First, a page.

For many athletes, whether an elite professional or a recreational athlete, dealing with the possibility of missing a really important event or even having to retire from sport can create significant psychological challenges.
The process of dealing with feelings associated with sport injury is in some ways similar to the phases of grief a person may go through with life-threatening issues. In medical school one of our required readings was "On Death and Dying" by Swiss psychiatrist Dr. Elisabeth Kübler-Ross.
She outlined five stages: denial, anger, bargaining, depression and acceptance. These stages don’t always happen in this order, nor does everyone go through each.
Sport injuries are a long way from dealing with a terminal illness, but her model is still a useful framework and is used by many sports psychologists.
One sport psychologist I’ve heard lecture and really like is Dr. Jim Taylor. Here’s how I recall he applied the basic framework of Dr. Kübler-Ross’s model to sport injury recovery:
• This is where you just can’t believe you’re actually injured. Many athletes with ongoing nagging injuries in this stage try to power through and continue. If this goes on for months it’ll affect performance and often leads to a minor injury becoming major. Dr. Taylor writes that getting stuck here is dangerous. Action step: If you’re having ongoing issues affecting performance get proper evaluation and a plan for recovery.
• Why did this happen to me? Injustice, unfairness, or outright anger. This is incredibly common especially if you’re about to miss a once in four years or once in a lifetime event. It’s fine to be angry for a while, but then move on. Action step: If you really can’t move on you should seek professional help.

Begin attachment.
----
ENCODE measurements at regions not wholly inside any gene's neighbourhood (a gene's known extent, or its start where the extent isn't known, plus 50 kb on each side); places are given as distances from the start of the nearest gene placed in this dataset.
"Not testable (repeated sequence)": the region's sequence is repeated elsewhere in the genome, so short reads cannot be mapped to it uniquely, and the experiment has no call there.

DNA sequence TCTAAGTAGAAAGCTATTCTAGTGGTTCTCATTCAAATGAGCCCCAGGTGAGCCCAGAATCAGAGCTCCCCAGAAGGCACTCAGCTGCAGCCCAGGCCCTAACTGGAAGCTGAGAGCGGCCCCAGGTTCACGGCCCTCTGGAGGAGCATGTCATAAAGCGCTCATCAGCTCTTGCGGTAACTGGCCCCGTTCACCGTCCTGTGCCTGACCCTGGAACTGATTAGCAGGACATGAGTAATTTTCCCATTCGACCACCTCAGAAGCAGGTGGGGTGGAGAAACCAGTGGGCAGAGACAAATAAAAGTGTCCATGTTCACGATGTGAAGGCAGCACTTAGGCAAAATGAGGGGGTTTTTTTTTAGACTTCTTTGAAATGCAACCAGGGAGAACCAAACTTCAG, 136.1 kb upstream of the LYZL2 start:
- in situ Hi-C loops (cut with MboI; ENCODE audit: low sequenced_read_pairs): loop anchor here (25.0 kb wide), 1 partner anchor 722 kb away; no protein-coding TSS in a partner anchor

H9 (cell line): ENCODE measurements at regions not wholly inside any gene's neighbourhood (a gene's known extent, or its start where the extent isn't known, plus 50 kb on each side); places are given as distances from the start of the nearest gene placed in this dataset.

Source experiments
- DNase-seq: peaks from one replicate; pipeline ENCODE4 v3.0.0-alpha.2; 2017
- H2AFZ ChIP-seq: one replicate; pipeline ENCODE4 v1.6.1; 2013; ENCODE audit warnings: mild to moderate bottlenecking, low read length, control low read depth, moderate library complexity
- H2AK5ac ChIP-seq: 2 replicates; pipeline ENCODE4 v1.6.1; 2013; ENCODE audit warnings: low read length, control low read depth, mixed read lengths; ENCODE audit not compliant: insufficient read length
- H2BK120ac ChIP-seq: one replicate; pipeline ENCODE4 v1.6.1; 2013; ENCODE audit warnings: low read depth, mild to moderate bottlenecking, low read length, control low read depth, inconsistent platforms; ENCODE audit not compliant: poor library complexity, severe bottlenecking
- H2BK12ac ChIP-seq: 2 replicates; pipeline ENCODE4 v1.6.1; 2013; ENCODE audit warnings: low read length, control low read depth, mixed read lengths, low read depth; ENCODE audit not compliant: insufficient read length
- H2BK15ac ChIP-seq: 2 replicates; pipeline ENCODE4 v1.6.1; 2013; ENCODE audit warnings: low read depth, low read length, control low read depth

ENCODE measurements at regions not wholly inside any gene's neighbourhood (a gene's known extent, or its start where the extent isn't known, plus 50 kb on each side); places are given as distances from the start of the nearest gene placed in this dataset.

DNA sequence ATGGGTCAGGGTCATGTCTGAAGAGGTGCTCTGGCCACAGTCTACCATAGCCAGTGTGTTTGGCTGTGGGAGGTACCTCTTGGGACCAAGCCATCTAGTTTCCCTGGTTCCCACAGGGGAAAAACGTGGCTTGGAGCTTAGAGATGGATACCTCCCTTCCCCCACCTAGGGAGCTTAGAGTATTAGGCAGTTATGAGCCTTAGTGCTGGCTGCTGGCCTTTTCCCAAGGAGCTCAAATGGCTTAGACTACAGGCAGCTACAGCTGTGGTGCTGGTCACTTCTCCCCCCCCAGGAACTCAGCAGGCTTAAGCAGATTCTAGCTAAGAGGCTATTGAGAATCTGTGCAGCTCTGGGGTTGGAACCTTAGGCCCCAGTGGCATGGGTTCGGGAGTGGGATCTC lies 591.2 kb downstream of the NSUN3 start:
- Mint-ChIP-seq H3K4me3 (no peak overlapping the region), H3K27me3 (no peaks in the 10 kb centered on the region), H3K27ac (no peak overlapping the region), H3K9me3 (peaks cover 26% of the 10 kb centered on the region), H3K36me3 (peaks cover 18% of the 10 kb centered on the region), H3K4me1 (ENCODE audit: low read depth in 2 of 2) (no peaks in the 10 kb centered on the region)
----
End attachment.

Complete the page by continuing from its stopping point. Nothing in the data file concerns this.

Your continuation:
• In the sports injury world this often involves what we refer to as “doctor shopping.” This is the process of seeking multiple opinions in hopes of finding one who says “it’s no big deal, go ahead and play.” A second opinion is a good idea but a fourth or fifth opinion is usually draining and counterproductive. My advice, shared by every sports medicine colleague I know: get a couple of opinions, go with what you’re most comfortable with, and move on.
• Sometimes recovery can take many many months, and in some instances even a short recovery time can push someone into depression. As an orthopedic surgeon, this is out of my area of expertise so if we see cues from our patient, or if family members voice concerns we’ll quickly refer for proper psychological evaluation and treatment. Depression is usually treatable and nothing to be ashamed of. Get help quickly.
• For an athlete, reaching acceptance can be turned into an asset. Once you get to this point the best athletes will use the injury as an opportunity to correct issues that may have led to the injury in the first place and actually come back from injury better. Getting to this mindset is incredibly important, and once you get there you’ll usually find that physical recovery comes faster. Action steps: Make small and measurable gains with assistance of your physical therapists and athletic trainer. Small successes build on each other and will motivate you to get to your peak potential.
• Dealing with the psychology of sports injury can be difficult for many athletes, and there are several ways to deal with these issues effectively.
• With the right mindset and demonstration of small gains in recovery, you can turn the injury into an asset and in many instances come back better than you were.
(Dr. Dev K. Mishra, a Clinical Assistant Professor of orthopedic surgery at Stanford University, is the creator of the SidelineSportsDoc.com online injury-management course, now a requirement for US Club Soccer coaches and staff members. Mishra writes about injury recognition and management at SidelineSportsDoc.com Blog, where this article first appeared.